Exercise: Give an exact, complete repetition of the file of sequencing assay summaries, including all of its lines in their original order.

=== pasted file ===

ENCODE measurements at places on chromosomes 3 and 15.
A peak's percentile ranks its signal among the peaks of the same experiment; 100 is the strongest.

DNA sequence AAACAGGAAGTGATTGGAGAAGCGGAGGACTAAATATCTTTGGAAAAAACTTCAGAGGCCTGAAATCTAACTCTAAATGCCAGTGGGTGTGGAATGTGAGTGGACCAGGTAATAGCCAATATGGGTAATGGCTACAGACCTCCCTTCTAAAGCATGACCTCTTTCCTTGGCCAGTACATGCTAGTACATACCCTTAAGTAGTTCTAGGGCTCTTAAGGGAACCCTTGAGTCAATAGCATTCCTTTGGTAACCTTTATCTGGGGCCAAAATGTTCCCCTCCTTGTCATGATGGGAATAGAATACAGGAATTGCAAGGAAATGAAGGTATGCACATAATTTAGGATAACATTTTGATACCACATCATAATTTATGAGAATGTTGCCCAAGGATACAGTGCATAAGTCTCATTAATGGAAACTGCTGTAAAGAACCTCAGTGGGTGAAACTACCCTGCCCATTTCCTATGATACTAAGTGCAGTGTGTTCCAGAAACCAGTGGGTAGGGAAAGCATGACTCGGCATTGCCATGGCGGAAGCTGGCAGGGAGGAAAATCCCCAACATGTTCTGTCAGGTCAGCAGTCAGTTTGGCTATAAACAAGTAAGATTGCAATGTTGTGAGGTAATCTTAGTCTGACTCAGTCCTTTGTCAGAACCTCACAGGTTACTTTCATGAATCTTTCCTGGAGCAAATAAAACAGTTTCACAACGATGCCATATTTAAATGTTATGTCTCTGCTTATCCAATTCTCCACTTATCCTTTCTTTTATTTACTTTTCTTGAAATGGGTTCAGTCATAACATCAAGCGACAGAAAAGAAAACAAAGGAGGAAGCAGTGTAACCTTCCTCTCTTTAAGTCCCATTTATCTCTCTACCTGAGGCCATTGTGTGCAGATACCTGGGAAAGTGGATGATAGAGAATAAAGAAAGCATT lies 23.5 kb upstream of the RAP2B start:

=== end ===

ENCODE measurements at places on chromosomes 3 and 15.
A peak's percentile ranks its signal among the peaks of the same experiment; 100 is the strongest.

DNA sequence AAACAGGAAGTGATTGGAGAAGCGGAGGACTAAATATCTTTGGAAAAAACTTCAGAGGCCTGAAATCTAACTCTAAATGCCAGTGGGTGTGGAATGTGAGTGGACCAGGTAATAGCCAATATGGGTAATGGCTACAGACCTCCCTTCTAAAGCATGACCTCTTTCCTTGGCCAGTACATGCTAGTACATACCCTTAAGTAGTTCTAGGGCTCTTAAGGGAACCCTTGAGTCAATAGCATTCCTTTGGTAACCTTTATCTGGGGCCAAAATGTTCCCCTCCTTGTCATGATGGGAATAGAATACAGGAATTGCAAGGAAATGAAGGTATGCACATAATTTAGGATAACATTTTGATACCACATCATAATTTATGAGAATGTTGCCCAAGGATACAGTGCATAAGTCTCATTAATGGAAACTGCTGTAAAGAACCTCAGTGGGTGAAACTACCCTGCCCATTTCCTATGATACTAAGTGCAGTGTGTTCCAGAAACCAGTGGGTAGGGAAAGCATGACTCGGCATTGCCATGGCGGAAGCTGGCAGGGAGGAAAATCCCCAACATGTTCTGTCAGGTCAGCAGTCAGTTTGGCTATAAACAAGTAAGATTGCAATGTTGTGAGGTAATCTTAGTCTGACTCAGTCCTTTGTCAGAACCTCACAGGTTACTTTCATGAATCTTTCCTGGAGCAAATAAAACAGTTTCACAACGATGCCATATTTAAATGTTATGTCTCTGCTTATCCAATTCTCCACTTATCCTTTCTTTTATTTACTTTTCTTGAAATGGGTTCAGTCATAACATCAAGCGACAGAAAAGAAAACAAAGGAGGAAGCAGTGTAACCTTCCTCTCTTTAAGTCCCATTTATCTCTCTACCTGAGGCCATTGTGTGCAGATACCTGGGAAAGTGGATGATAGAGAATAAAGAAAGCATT lies 23.5 kb upstream of the RAP2B start: